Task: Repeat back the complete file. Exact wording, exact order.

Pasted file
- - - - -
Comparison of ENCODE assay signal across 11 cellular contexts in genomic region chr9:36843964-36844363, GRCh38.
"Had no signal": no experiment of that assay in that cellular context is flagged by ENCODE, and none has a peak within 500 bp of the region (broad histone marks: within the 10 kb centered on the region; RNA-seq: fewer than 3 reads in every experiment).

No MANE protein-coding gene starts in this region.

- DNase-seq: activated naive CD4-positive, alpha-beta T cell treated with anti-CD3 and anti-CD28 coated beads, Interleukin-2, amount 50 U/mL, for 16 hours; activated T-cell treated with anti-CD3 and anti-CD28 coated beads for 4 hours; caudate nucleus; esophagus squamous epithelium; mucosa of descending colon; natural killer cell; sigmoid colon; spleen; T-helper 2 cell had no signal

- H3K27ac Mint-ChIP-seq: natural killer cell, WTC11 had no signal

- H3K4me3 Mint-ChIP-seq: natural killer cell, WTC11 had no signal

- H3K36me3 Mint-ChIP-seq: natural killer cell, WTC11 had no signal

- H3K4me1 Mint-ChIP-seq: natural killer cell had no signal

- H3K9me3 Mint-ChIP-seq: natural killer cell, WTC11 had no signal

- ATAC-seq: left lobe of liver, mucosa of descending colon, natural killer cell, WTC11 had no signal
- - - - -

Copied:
Comparison of ENCODE assay signal across 11 cellular contexts in genomic region chr9:36843964-36844363, GRCh38.
"Had no signal": no experiment of that assay in that cellular context is flagged by ENCODE, and none has a peak within 500 bp of the region (broad histone marks: within the 10 kb centered on the region; RNA-seq: fewer than 3 reads in every experiment).

No MANE protein-coding gene starts in this region.

- DNase-seq: activated naive CD4-positive, alpha-beta T cell treated with anti-CD3 and anti-CD28 coated beads, Interleukin-2, amount 50 U/mL, for 16 hours; activated T-cell treated with anti-CD3 and anti-CD28 coated beads for 4 hours; caudate nucleus; esophagus squamous epithelium; mucosa of descending colon; natural killer cell; sigmoid colon; spleen; T-helper 2 cell had no signal

- H3K27ac Mint-ChIP-seq: natural killer cell, WTC11 had no signal

- H3K4me3 Mint-ChIP-seq: natural killer cell, WTC11 had no signal

- H3K36me3 Mint-ChIP-seq: natural killer cell, WTC11 had no signal

- H3K4me1 Mint-ChIP-seq: natural killer cell had no signal

- H3K9me3 Mint-ChIP-seq: natural killer cell, WTC11 had no signal

- ATAC-seq: left lobe of liver, mucosa of descending colon, natural killer cell, WTC11 had no signal